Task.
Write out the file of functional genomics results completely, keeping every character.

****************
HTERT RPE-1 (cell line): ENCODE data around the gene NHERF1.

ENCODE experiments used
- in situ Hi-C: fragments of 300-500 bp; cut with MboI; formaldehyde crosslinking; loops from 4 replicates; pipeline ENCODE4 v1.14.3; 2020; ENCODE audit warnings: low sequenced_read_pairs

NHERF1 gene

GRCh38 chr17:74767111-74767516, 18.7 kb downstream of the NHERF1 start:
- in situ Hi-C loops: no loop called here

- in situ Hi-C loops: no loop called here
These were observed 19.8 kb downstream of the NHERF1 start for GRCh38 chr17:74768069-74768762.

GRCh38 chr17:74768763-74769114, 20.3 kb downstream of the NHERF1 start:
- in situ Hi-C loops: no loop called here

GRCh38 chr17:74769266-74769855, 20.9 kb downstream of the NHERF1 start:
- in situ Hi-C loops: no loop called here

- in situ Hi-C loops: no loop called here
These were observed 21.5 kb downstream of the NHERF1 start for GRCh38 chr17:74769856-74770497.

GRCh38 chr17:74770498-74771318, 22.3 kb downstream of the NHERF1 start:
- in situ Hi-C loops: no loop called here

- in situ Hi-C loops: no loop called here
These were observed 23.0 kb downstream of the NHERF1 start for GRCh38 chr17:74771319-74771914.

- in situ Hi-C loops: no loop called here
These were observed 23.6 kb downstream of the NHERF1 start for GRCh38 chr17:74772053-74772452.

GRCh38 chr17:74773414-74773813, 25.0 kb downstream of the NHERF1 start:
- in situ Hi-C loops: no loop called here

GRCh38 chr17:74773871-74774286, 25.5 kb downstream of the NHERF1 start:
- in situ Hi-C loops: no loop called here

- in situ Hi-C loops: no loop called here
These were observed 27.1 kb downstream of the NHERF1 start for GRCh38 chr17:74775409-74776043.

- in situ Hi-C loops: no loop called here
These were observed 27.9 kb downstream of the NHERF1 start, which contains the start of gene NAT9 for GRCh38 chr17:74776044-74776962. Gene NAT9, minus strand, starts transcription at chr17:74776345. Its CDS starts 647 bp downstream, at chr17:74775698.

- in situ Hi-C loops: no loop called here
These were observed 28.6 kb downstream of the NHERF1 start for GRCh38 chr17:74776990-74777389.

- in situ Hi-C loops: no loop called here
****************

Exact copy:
HTERT RPE-1 (cell line): ENCODE data around the gene NHERF1.

ENCODE experiments used
- in situ Hi-C: fragments of 300-500 bp; cut with MboI; formaldehyde crosslinking; loops from 4 replicates; pipeline ENCODE4 v1.14.3; 2020; ENCODE audit warnings: low sequenced_read_pairs

NHERF1 gene

GRCh38 chr17:74767111-74767516, 18.7 kb downstream of the NHERF1 start:
- in situ Hi-C loops: no loop called here

- in situ Hi-C loops: no loop called here
These were observed 19.8 kb downstream of the NHERF1 start for GRCh38 chr17:74768069-74768762.

GRCh38 chr17:74768763-74769114, 20.3 kb downstream of the NHERF1 start:
- in situ Hi-C loops: no loop called here

GRCh38 chr17:74769266-74769855, 20.9 kb downstream of the NHERF1 start:
- in situ Hi-C loops: no loop called here

- in situ Hi-C loops: no loop called here
These were observed 21.5 kb downstream of the NHERF1 start for GRCh38 chr17:74769856-74770497.

GRCh38 chr17:74770498-74771318, 22.3 kb downstream of the NHERF1 start:
- in situ Hi-C loops: no loop called here

- in situ Hi-C loops: no loop called here
These were observed 23.0 kb downstream of the NHERF1 start for GRCh38 chr17:74771319-74771914.

- in situ Hi-C loops: no loop called here
These were observed 23.6 kb downstream of the NHERF1 start for GRCh38 chr17:74772053-74772452.

GRCh38 chr17:74773414-74773813, 25.0 kb downstream of the NHERF1 start:
- in situ Hi-C loops: no loop called here

GRCh38 chr17:74773871-74774286, 25.5 kb downstream of the NHERF1 start:
- in situ Hi-C loops: no loop called here

- in situ Hi-C loops: no loop called here
These were observed 27.1 kb downstream of the NHERF1 start for GRCh38 chr17:74775409-74776043.

- in situ Hi-C loops: no loop called here
These were observed 27.9 kb downstream of the NHERF1 start, which contains the start of gene NAT9 for GRCh38 chr17:74776044-74776962. Gene NAT9, minus strand, starts transcription at chr17:74776345. Its CDS starts 647 bp downstream, at chr17:74775698.

- in situ Hi-C loops: no loop called here
These were observed 28.6 kb downstream of the NHERF1 start for GRCh38 chr17:74776990-74777389.

- in situ Hi-C loops: no loop called here